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At the top of the CDC's list of primary risk factors for all chronic diseases are: smoking, poor nutrition, and sedentary lifestyle.
Living a healthier lifestyle can help to prevent heart disease. This includes the following:
Eliminating all tobacco products
Sticking to a heart-healthy diet
Following an appropriate exercise program
Managing your weight
Eliminate as much stress as possible
Eliminate all tobacco products
All tobacco products are included as risk factors for chronic illness, not just cigarettes. And, although there may be medical uses from derivatives of some social drugs, such as alcohol, there is no therapeutic use for nicotine. As soon as you stop smoking, your body begins to heal itself from the devastating effects of tobacco.
Adhere to a heart-healthy diet
One aspect of managing your heart attack risk factors includes eating a heart-healthy diet, including appropriate levels of the following:
To try to eliminate any confusion, the federal government has established a food plate and food labeling laws. The food plate can help you eat a variety of foods while encouraging the right amount of calories and fat.
To find more information about the Dietary Guidelines for Americans 2010 and to determine the appropriate dietary recommendations for your age, sex, and physical activity level, visit the Online Resources page for the links to the ChooseMyPlate.gov and 2010 Dietary Guidelines sites. Please note that the My Plate plan is designed for people over the age of 2 who do not have chronic health conditions.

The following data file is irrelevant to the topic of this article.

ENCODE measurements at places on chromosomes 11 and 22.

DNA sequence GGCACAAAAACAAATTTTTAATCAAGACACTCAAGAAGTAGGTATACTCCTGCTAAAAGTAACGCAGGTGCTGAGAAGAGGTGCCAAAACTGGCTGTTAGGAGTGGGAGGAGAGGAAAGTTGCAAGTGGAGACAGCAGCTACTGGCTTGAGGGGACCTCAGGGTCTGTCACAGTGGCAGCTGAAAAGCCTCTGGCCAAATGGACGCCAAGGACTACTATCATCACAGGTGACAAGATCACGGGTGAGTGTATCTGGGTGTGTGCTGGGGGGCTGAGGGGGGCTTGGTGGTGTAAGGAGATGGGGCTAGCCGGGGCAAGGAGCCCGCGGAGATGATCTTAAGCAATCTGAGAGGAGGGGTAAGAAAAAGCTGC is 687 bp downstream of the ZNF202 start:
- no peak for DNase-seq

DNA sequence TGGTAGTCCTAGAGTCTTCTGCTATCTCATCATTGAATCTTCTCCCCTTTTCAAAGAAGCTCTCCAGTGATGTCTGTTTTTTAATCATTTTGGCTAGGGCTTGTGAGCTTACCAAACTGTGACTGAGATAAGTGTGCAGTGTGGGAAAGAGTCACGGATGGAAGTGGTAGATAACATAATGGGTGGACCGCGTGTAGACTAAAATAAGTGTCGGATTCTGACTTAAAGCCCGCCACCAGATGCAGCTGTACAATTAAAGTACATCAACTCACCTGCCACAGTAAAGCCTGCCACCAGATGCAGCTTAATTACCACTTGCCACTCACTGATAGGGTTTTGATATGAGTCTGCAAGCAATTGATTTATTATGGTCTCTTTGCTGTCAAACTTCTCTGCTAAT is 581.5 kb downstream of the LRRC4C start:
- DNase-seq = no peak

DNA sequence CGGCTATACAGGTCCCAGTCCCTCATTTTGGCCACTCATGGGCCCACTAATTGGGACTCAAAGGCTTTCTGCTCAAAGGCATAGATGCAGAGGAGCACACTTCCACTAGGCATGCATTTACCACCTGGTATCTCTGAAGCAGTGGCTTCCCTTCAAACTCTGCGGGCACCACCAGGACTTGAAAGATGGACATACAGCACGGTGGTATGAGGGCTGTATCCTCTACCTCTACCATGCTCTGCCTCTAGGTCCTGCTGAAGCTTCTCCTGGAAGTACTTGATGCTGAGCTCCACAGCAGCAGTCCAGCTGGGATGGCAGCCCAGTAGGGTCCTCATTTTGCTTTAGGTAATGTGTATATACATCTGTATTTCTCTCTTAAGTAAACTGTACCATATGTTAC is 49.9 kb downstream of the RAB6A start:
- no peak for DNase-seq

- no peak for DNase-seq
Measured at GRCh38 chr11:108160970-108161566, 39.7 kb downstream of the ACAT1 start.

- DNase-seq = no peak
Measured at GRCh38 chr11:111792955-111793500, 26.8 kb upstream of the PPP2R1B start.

Maintaining a heart-healthy, balanced diet will help to:
Manage stroke and heart attack risk factors
Prevent or manage other chronic diseases
Help lose weight and boost energy
Promote overall good health
Follow an appropriate exercise program
One vital step toward reducing your chances of having a heart attack is making the time to exercise. Today, with our fast-paced society, people must schedule time to exercise. Choose an activity that you enjoy doing, then talk with your health care provider about an exercise plan that meets your individual capabilities and needs.
An exercise program will help in the management of almost all stroke and heart attack risk factors. Try to include moderate to vigorous intensity physical activity for at least 40 minutes each day for at least 3 to 4 days per week, above usual activity, at work or home. Regular physical activity will help to promote health, psychological well-being, and a healthy body weight.
Always consult your health care provider regarding your healthy diet and exercise requirements.
Manage your weight
If you are overweight or obese, your health care provider will work with you to lose weight and lower your body mass index (BMI) to a normal or near-normal level. Making diet changes and increasing physical activity can help.
Learn stress management techniques to help you deal with stress in your home and work life.
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